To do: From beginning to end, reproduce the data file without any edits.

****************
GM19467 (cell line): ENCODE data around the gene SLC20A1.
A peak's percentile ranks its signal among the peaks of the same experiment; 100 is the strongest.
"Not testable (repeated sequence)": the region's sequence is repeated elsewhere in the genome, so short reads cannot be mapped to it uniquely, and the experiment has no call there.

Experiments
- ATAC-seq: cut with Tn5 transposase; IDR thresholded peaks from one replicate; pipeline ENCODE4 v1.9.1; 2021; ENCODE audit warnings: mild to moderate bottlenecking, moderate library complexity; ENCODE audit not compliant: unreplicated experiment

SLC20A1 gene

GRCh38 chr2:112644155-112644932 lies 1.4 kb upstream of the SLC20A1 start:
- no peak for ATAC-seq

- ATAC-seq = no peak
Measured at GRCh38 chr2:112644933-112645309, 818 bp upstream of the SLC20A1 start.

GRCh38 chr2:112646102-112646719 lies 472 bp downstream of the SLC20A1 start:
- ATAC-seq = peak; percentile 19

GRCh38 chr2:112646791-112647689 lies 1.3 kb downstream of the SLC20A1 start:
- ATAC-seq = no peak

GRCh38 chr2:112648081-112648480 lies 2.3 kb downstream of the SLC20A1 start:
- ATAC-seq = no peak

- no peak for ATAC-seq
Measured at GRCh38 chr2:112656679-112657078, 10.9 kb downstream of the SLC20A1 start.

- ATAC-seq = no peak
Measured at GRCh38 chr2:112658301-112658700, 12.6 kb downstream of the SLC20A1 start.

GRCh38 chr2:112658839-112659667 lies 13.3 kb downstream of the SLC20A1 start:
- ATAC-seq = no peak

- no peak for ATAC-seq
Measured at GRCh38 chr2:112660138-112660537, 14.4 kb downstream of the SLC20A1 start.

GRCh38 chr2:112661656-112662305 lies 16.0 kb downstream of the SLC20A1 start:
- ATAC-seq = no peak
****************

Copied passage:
GM19467 (cell line): ENCODE data around the gene SLC20A1.
A peak's percentile ranks its signal among the peaks of the same experiment; 100 is the strongest.
"Not testable (repeated sequence)": the region's sequence is repeated elsewhere in the genome, so short reads cannot be mapped to it uniquely, and the experiment has no call there.

Experiments
- ATAC-seq: cut with Tn5 transposase; IDR thresholded peaks from one replicate; pipeline ENCODE4 v1.9.1; 2021; ENCODE audit warnings: mild to moderate bottlenecking, moderate library complexity; ENCODE audit not compliant: unreplicated experiment

SLC20A1 gene

GRCh38 chr2:112644155-112644932 lies 1.4 kb upstream of the SLC20A1 start:
- no peak for ATAC-seq

- ATAC-seq = no peak
Measured at GRCh38 chr2:112644933-112645309, 818 bp upstream of the SLC20A1 start.

GRCh38 chr2:112646102-112646719 lies 472 bp downstream of the SLC20A1 start:
- ATAC-seq = peak; percentile 19

GRCh38 chr2:112646791-112647689 lies 1.3 kb downstream of the SLC20A1 start:
- ATAC-seq = no peak

GRCh38 chr2:112648081-112648480 lies 2.3 kb downstream of the SLC20A1 start:
- ATAC-seq = no peak

- no peak for ATAC-seq
Measured at GRCh38 chr2:112656679-112657078, 10.9 kb downstream of the SLC20A1 start.

- ATAC-seq = no peak
Measured at GRCh38 chr2:112658301-112658700, 12.6 kb downstream of the SLC20A1 start.

GRCh38 chr2:112658839-112659667 lies 13.3 kb downstream of the SLC20A1 start:
- ATAC-seq = no peak

- no peak for ATAC-seq
Measured at GRCh38 chr2:112660138-112660537, 14.4 kb downstream of the SLC20A1 start.

GRCh38 chr2:112661656-112662305 lies 16.0 kb downstream of the SLC20A1 start:
- ATAC-seq = no peak